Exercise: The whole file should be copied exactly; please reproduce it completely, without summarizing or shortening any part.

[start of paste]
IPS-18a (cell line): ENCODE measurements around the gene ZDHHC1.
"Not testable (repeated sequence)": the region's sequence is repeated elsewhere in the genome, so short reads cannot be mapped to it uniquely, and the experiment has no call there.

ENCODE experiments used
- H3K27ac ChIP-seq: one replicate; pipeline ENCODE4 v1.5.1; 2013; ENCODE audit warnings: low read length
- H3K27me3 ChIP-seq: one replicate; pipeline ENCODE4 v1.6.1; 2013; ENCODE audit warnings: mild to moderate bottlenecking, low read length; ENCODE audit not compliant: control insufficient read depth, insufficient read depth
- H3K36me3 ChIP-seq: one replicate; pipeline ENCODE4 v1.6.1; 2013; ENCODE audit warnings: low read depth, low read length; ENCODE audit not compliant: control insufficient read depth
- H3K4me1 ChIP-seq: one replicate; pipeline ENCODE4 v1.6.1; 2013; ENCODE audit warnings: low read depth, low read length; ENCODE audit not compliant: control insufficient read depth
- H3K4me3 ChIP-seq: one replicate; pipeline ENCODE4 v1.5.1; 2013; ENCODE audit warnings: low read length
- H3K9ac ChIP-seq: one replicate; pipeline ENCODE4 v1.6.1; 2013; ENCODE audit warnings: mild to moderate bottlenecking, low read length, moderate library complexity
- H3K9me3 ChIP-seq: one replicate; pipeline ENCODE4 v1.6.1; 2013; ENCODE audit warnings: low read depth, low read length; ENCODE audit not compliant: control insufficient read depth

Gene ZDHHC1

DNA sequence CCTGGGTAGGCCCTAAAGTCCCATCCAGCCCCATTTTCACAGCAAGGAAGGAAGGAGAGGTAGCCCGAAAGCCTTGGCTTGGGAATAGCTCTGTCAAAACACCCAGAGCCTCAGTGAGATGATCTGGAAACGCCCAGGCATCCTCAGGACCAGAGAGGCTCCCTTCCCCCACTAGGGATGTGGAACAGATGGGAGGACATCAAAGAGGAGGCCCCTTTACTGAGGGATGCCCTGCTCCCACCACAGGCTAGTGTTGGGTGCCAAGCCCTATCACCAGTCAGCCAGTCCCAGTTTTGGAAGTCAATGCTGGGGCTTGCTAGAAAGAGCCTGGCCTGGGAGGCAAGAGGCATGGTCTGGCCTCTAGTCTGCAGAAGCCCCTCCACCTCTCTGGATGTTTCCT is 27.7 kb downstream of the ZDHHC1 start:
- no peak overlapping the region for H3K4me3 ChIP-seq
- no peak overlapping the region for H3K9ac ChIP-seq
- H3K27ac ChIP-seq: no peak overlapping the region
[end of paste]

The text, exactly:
IPS-18a (cell line): ENCODE measurements around the gene ZDHHC1.
"Not testable (repeated sequence)": the region's sequence is repeated elsewhere in the genome, so short reads cannot be mapped to it uniquely, and the experiment has no call there.

ENCODE experiments used
- H3K27ac ChIP-seq: one replicate; pipeline ENCODE4 v1.5.1; 2013; ENCODE audit warnings: low read length
- H3K27me3 ChIP-seq: one replicate; pipeline ENCODE4 v1.6.1; 2013; ENCODE audit warnings: mild to moderate bottlenecking, low read length; ENCODE audit not compliant: control insufficient read depth, insufficient read depth
- H3K36me3 ChIP-seq: one replicate; pipeline ENCODE4 v1.6.1; 2013; ENCODE audit warnings: low read depth, low read length; ENCODE audit not compliant: control insufficient read depth
- H3K4me1 ChIP-seq: one replicate; pipeline ENCODE4 v1.6.1; 2013; ENCODE audit warnings: low read depth, low read length; ENCODE audit not compliant: control insufficient read depth
- H3K4me3 ChIP-seq: one replicate; pipeline ENCODE4 v1.5.1; 2013; ENCODE audit warnings: low read length
- H3K9ac ChIP-seq: one replicate; pipeline ENCODE4 v1.6.1; 2013; ENCODE audit warnings: mild to moderate bottlenecking, low read length, moderate library complexity
- H3K9me3 ChIP-seq: one replicate; pipeline ENCODE4 v1.6.1; 2013; ENCODE audit warnings: low read depth, low read length; ENCODE audit not compliant: control insufficient read depth

Gene ZDHHC1

DNA sequence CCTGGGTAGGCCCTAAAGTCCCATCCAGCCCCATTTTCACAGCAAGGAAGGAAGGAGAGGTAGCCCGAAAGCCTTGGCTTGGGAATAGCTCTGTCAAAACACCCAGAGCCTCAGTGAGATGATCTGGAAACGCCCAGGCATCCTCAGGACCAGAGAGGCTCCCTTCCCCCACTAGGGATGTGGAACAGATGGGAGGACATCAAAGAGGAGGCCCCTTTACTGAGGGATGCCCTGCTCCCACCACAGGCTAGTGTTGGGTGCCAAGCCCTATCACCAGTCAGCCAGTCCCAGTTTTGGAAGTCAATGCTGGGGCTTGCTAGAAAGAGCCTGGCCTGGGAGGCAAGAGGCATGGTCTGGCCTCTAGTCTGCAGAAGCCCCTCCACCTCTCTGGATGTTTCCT is 27.7 kb downstream of the ZDHHC1 start:
- no peak overlapping the region for H3K4me3 ChIP-seq
- no peak overlapping the region for H3K9ac ChIP-seq
- H3K27ac ChIP-seq: no peak overlapping the region